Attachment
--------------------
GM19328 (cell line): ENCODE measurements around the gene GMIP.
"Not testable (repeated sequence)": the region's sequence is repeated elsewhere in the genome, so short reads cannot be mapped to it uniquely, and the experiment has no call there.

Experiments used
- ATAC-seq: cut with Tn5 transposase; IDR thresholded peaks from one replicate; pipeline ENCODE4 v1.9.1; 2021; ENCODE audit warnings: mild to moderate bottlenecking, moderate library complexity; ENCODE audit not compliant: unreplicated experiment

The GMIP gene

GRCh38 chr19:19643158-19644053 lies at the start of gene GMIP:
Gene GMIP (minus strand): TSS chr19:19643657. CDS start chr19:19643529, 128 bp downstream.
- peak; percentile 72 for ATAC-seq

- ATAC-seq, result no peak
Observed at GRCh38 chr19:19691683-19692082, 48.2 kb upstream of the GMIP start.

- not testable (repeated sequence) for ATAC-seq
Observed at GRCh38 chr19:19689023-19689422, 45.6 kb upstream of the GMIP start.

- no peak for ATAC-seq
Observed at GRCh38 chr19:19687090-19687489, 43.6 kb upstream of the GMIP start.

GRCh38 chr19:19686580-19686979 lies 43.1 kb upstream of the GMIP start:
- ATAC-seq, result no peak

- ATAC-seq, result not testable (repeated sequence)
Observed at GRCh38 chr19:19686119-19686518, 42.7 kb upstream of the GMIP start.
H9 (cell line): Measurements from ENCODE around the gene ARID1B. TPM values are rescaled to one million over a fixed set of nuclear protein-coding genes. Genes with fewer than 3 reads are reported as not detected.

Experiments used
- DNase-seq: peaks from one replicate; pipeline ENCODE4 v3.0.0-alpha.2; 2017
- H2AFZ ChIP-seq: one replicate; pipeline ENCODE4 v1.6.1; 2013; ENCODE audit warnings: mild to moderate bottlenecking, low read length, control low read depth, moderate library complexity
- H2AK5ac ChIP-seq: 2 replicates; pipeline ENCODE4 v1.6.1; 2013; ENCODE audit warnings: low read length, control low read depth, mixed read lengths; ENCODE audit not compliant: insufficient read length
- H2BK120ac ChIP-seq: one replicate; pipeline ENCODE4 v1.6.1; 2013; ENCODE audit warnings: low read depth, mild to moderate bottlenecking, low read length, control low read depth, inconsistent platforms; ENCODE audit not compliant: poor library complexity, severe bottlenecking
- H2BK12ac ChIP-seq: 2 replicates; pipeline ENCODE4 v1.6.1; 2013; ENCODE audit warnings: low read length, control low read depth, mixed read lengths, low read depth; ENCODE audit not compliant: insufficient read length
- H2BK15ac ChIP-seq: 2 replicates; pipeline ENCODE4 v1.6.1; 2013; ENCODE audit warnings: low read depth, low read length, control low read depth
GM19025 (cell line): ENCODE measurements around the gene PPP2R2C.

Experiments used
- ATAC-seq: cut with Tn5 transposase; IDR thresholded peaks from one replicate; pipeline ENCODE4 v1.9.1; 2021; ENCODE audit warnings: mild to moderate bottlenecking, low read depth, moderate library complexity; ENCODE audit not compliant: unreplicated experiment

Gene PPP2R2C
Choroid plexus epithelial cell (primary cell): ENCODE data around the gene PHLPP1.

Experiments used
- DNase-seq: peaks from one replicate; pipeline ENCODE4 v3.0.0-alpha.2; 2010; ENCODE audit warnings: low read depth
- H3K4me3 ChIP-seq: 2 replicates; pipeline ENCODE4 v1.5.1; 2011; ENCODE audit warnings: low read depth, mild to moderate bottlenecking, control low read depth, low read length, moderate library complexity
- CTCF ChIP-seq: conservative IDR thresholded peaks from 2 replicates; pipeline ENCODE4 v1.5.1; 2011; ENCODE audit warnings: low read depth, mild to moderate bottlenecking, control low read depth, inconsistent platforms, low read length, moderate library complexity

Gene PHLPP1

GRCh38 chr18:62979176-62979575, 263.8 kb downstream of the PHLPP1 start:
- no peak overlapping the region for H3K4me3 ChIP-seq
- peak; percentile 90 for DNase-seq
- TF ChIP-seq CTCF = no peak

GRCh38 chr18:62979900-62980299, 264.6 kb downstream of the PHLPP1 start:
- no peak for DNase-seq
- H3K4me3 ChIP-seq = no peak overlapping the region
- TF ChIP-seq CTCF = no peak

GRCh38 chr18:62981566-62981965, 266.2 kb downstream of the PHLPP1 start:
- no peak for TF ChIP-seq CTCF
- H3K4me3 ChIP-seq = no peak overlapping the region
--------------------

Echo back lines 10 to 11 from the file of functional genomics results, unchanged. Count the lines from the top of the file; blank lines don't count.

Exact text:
Observed at GRCh38 chr19:19691683-19692082, 48.2 kb upstream of the GMIP start.

- not testable (repeated sequence) for ATAC-seq